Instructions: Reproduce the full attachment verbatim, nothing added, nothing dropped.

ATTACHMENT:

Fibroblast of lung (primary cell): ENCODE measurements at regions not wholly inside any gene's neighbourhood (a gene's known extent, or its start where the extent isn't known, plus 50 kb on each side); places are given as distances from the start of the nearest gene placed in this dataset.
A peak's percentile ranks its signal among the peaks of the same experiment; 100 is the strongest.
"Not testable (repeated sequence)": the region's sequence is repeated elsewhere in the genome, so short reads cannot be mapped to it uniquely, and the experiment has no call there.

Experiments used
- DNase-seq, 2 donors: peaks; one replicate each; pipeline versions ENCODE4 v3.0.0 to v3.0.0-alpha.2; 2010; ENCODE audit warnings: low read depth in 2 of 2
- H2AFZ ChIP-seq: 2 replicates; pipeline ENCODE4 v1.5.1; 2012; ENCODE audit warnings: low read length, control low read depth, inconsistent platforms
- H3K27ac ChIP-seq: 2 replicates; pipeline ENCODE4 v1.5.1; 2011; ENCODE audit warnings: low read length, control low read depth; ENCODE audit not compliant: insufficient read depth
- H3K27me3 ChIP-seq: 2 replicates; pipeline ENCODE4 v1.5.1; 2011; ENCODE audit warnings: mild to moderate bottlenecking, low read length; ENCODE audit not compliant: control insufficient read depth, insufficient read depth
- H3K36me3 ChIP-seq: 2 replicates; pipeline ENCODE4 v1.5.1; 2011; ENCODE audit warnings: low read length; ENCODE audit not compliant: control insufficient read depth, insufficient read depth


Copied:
Fibroblast of lung (primary cell): ENCODE measurements at regions not wholly inside any gene's neighbourhood (a gene's known extent, or its start where the extent isn't known, plus 50 kb on each side); places are given as distances from the start of the nearest gene placed in this dataset.
A peak's percentile ranks its signal among the peaks of the same experiment; 100 is the strongest.
"Not testable (repeated sequence)": the region's sequence is repeated elsewhere in the genome, so short reads cannot be mapped to it uniquely, and the experiment has no call there.

Experiments used
- DNase-seq, 2 donors: peaks; one replicate each; pipeline versions ENCODE4 v3.0.0 to v3.0.0-alpha.2; 2010; ENCODE audit warnings: low read depth in 2 of 2
- H2AFZ ChIP-seq: 2 replicates; pipeline ENCODE4 v1.5.1; 2012; ENCODE audit warnings: low read length, control low read depth, inconsistent platforms
- H3K27ac ChIP-seq: 2 replicates; pipeline ENCODE4 v1.5.1; 2011; ENCODE audit warnings: low read length, control low read depth; ENCODE audit not compliant: insufficient read depth
- H3K27me3 ChIP-seq: 2 replicates; pipeline ENCODE4 v1.5.1; 2011; ENCODE audit warnings: mild to moderate bottlenecking, low read length; ENCODE audit not compliant: control insufficient read depth, insufficient read depth
- H3K36me3 ChIP-seq: 2 replicates; pipeline ENCODE4 v1.5.1; 2011; ENCODE audit warnings: low read length; ENCODE audit not compliant: control insufficient read depth, insufficient read depth